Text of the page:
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Old 11-08-2012, 03:34 PM
Status: "King of the World" (set 13 days ago)
 
Location: Itinerant
5,188 posts, read 3,745,742 times
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Quote:
Originally Posted by my54ford View Post
I wouldn't do ethanol myself. Look hard at Biodiesel. It's a completly different process that requires lots LESS input energy as the feedstock does the work in the estherification process

Biodiesel production - Wikipedia, the free encyclopedia
Biodiesel esterification
I think on the simplistic level this is correct, however if you look deeper then they probably wind up as about a wash.

To make ethanol, you need a feedstock say grain, you crack the grain throw it into a barrel and let yeast do its work. You then need to distill which is what takes energy.

To make biodiesel you need a feedstock say peanuts, you need to expel the oil which is what takes the energy, you then process with Methanol and Sodium (or Potassium) Hydroxide (and Sulfuric acid for acid/base two stage) to esterify. You can post process to recover some methanol, from both the biodiesel and the glycerine but that requires a still which also takes energy.

Now if you have a source of veggie oil for free or cheap (i.e. used cooking oil) then you can offset or eliminate the personal energy cost of expelling the oil. However that energy was still used in the production of the oil. You also need a source of Methanol (you can process this from wood using wood gas distillation) or you can buy it, and a source of Sodium (or Potassium) Hydroxide which can be obtained from wood ash or bought, and for the acid/base process a source of Sulfuric acid.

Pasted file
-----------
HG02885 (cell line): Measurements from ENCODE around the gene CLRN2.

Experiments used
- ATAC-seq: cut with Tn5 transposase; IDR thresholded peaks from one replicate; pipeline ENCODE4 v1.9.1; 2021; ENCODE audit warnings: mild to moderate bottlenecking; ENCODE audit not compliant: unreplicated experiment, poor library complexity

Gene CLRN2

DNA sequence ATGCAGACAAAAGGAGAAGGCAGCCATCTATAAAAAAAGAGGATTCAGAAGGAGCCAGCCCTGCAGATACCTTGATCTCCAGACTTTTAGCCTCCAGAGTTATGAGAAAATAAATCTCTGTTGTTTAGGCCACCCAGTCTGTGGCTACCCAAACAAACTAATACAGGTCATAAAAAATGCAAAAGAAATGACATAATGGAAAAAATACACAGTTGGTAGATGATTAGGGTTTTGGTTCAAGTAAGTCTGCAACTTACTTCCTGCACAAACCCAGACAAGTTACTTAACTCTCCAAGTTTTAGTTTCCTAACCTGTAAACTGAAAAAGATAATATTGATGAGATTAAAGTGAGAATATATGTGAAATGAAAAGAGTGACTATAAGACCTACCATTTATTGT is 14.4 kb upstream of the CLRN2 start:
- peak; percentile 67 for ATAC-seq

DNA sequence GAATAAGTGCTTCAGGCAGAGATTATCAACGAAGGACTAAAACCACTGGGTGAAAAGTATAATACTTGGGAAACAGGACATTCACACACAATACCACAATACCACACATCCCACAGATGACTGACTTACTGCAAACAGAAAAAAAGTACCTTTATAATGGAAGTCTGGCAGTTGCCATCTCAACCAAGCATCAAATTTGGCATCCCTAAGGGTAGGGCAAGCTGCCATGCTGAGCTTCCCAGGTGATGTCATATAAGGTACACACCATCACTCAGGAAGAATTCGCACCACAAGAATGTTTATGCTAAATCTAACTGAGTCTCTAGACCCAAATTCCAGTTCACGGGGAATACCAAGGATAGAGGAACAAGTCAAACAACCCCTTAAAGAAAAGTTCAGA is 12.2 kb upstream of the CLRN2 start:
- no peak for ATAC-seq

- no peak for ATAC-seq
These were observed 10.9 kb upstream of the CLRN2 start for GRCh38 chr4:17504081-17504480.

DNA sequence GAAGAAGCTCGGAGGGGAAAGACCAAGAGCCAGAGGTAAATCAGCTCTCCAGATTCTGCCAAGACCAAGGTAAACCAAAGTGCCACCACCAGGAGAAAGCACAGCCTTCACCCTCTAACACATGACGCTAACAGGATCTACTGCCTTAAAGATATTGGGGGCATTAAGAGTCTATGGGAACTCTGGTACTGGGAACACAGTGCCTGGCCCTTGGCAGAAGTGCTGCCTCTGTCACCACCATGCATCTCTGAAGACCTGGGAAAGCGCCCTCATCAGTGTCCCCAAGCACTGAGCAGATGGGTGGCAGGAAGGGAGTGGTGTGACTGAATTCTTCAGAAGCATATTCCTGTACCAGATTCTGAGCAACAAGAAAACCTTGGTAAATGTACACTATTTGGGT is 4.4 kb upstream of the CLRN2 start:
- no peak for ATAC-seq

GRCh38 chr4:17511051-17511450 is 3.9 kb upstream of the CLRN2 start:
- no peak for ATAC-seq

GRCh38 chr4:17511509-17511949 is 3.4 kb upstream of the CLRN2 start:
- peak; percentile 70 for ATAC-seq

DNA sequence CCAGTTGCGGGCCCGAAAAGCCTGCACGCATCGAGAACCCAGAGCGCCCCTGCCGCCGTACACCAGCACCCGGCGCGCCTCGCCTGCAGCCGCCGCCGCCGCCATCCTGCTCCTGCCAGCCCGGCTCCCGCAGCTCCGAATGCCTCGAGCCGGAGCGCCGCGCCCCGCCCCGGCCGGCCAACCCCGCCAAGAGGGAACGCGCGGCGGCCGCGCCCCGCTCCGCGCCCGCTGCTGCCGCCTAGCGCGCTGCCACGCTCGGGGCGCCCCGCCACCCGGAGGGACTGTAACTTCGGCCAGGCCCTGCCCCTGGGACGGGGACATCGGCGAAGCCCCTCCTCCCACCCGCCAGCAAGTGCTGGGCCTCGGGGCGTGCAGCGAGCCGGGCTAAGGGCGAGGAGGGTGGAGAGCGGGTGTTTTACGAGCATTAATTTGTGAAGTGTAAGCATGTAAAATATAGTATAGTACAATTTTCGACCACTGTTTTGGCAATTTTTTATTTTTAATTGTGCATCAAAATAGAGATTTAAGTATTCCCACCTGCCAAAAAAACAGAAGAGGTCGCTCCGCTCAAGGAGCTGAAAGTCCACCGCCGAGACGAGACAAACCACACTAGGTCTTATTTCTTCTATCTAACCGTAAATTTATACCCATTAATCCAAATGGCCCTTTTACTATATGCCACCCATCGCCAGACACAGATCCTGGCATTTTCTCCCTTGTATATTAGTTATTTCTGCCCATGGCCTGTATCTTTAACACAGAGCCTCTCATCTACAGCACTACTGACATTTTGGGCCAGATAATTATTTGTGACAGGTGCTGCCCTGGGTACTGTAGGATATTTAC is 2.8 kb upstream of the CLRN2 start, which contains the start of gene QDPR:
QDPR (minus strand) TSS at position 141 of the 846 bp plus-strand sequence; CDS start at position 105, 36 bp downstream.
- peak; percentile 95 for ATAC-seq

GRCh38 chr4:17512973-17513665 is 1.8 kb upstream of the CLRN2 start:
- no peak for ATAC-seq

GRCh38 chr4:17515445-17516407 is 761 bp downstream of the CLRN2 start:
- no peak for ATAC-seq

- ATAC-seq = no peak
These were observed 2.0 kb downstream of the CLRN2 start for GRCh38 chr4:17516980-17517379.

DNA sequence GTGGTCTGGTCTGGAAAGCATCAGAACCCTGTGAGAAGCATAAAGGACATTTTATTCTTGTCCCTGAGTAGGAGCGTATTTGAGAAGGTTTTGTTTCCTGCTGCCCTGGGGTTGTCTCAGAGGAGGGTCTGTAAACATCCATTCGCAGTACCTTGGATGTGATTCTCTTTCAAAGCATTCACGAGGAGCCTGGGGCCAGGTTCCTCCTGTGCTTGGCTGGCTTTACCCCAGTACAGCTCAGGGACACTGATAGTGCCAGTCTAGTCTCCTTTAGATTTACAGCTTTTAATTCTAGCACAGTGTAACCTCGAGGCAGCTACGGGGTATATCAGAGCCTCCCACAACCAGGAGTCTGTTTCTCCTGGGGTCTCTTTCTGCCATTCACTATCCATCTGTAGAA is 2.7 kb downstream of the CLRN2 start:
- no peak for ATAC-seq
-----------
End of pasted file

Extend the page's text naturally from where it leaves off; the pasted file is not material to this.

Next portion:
If you're looking at total energy spent producing both ethanol and biodiesel, although I've never done the calcs, I would be surprised to find out that from raw materials to finished product that biodiesel requires less energy than ethanol, or vice versa.

So ultimately it comes down to gallons per acre, and for that I couldn't tell you, you'd need someone who has knowledge of agriculture and yields per acre of oil for specific oil bearing plants, and carbohydrates from high carb plants, for biodiesel and ethanol respectively. However from a process perspective ethanol has the advantage, since it only needs carbo's, yeast, water, a still and a source of heat. For a full and effective Biodiesel set up you need at least veg oil, Methanol, Sodium Hydroxide, a still, a source of heat, and replacement chemicals (either naturally produced or bought).